BofA and Visa to test cell phone payments

CHARLOTTE, N.C./NEW YORK Thu Aug 19, 2010 7:11pm EDT

A man checks his cell phone in Thornton, Colorado December 19, 2008. REUTERS/Rick Wilking

A man checks his cell phone in Thornton, Colorado December 19, 2008.

Credit: Reuters/Rick Wilking

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CHARLOTTE, N.C./NEW YORK (Reuters) - Bank of America Corp, the largest U.S. consumer bank, and Visa Inc, the world's largest payment processor, plan to begin a test program next month that lets customers use smartphones to pay for purchases in stores.

The program, to run from September through the end of the year in the New York area, is the biggest step yet by the two companies toward creating a "digital wallet" with a host of financial capabilities built into the latest, most sophisticated mobile phones.

Major U.S. banks, technology companies and cellphone providers are jockeying for the lead in the technology, which some say could become a primary means of everyday purchases.

Visa also plans to conduct a similar test program with US Bancorp this year, a company spokeswoman said. A US Bancorp spokeswoman confirmed that it would begin its pilot in October.

While mobile payments have been used for years in countries such as Japan, the United States has been much slower to adopt the technology.

"We see this as a critical capability given the increasing acceptance and adoption of bank services on the phone," Laurie Readhead, Bank of America's head of electronic commerce, told Reuters.

The program will allow select New York-area employees and customers to install small chips, supplied by Visa and its technology vendors, in their smartphones that emit radio signals over very short distances.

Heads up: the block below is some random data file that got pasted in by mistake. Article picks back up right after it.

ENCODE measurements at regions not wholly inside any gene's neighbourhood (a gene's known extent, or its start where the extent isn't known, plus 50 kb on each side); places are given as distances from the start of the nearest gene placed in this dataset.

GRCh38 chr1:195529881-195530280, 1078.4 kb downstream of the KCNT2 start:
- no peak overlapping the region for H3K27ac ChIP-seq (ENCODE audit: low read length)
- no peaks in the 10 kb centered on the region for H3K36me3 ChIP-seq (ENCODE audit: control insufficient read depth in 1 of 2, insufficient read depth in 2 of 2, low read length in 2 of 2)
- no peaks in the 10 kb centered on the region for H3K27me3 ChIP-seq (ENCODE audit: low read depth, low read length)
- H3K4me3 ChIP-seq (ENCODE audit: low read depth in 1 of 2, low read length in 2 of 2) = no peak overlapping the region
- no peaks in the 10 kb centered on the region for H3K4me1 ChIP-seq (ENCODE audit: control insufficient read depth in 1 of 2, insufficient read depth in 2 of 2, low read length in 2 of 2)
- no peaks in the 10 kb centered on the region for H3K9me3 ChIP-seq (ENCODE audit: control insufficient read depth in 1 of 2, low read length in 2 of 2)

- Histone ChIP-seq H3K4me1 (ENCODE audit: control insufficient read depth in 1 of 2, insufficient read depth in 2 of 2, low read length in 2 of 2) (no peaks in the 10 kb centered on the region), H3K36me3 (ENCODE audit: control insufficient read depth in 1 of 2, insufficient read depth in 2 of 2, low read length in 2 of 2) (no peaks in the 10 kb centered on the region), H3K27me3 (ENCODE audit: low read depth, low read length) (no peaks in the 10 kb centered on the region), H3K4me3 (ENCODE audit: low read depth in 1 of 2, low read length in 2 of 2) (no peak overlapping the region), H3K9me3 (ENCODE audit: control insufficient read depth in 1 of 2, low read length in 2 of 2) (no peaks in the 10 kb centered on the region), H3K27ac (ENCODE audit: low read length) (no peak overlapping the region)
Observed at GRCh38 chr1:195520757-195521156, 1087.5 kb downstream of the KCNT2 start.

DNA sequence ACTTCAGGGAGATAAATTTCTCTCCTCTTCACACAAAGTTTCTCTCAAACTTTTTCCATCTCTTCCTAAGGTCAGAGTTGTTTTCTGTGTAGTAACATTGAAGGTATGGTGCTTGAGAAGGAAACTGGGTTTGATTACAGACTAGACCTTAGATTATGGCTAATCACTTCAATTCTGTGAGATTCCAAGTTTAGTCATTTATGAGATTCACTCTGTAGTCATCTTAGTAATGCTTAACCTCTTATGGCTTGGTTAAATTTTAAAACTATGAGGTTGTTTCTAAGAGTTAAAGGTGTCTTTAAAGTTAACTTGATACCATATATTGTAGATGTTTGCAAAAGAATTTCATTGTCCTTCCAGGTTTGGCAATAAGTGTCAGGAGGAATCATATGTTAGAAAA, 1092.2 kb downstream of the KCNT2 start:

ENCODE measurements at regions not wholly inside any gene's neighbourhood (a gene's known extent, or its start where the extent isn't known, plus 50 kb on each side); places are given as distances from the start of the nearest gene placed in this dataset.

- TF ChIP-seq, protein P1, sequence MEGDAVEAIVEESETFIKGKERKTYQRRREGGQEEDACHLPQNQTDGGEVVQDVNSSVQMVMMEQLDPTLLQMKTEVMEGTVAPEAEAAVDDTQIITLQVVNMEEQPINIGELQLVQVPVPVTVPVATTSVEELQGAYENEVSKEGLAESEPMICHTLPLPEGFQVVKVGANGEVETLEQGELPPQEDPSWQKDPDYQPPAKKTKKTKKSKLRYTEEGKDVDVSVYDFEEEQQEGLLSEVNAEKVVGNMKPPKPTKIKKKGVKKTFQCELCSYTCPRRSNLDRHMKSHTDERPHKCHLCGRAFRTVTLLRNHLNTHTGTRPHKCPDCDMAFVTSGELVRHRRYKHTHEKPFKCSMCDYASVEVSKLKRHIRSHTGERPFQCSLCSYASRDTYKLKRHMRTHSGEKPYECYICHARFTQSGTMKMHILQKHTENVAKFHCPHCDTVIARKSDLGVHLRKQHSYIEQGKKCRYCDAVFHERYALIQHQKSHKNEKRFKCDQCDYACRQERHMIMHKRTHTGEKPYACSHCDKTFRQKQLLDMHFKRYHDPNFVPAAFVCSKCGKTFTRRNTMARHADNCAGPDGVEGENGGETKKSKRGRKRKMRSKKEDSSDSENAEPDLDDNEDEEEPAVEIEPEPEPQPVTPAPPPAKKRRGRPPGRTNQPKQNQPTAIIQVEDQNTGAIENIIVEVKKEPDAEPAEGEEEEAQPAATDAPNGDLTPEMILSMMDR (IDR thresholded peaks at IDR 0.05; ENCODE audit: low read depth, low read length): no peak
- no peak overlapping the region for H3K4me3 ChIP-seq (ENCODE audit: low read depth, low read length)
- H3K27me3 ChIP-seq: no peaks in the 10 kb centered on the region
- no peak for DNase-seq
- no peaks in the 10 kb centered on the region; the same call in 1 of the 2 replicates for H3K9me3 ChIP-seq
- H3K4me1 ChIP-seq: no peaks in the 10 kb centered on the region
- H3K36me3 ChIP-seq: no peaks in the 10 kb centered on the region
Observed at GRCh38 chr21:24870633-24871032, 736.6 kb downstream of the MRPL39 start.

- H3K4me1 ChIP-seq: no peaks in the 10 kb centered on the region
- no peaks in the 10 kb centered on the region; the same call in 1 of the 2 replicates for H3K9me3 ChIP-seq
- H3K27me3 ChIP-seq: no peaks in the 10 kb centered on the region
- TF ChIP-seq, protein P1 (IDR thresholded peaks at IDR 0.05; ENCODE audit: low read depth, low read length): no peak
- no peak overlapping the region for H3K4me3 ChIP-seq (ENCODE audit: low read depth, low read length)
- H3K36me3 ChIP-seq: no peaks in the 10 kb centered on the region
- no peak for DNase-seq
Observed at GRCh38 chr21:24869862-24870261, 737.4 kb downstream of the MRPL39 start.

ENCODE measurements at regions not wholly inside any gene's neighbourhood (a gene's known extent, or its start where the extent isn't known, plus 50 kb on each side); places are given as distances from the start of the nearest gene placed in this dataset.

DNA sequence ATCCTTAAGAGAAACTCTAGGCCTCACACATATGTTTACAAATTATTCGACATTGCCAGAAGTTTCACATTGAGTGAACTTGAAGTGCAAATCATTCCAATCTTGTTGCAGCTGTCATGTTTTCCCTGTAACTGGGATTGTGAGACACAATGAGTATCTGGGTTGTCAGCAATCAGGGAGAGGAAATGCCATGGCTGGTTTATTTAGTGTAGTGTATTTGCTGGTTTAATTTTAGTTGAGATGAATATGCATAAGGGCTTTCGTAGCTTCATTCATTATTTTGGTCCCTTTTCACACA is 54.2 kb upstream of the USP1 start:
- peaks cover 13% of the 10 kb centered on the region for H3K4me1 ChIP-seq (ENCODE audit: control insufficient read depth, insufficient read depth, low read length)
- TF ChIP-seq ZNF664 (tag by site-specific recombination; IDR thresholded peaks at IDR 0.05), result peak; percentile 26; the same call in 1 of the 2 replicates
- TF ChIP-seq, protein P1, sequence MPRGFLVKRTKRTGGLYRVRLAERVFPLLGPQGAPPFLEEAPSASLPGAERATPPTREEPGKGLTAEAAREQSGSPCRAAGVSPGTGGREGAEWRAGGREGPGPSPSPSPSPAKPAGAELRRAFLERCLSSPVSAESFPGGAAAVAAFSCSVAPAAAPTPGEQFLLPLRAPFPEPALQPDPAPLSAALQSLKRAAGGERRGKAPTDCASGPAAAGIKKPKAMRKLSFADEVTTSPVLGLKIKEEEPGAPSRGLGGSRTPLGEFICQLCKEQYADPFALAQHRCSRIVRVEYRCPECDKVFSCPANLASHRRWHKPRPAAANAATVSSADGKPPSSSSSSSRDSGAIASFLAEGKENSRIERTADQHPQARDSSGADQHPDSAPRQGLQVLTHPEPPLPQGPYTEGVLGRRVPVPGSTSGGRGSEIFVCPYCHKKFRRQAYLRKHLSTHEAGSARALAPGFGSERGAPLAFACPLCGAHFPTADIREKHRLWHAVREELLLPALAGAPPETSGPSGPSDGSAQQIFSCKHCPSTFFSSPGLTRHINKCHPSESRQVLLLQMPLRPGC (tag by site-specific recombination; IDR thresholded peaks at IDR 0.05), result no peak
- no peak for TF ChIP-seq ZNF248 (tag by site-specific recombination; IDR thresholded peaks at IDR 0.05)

Customers would then "bump" their phones with point-of-sale devices in stores -- actually they need only wave the phones near the devices -- and their bank account data would be collected and their purchases completed.

Bank of America declined to say how many people would be involved in the pilot, and a company spokeswoman declined to comment on Visa's involvement.

Visa spokeswoman Elvira Swanson said the Bank of America pilot was not larger than the company's other mobile trials, but she said it could have a more powerful impact on the market than some previous pilots.

"It's a way to accelerate mobile contactless payments in the U.S. market," she said.

Visa said in February that it planned to start testing technology that would allow customers to make in-store payments using smartphones. At the time, Visa did not say which banks would conduct the tests.

Competition is increasing from outside the banking world.

Verizon Wireless, AT&T, T-Mobile USA and Discover Financial Services are working on forming a joint venture aimed at offering mobile payments services, people familiar with the matter told Reuters.

Bank of America, which introduced mobile banking in 2007, has more than 5 million customers conducting $15 billion in transactions via their phones -- primarily bill payments and account transfers.

The numbers are small compared with the bank's 29 million online banking customers, who conduct 1.5 billion transactions electronically, Readhead said.

Those services, bank executives said, will expand as sophisticated mobile phones, like Apple Inc's iPhone and Research In Motion Ltd's Blackberry, become increasingly common.

In the second quarter, 42 percent of all consumer handsets sold were smartphones, up from 2 percent in the second quarter of 2009, according to NPD Group Inc, a market research firm.

Bank of America shares closed down on Thursday 2.25 percent on the New York Stock Exchange at $13.02. Visa closed down 1.7 percent at $71.63, but their shares rose slightly in aftermarket trading on Thursday.

(Reporting by Joe Rauch in Charlotte and Maria Aspan in New York; Additional reporting by Sinead Carew in New York; Editing by Gary Hill)

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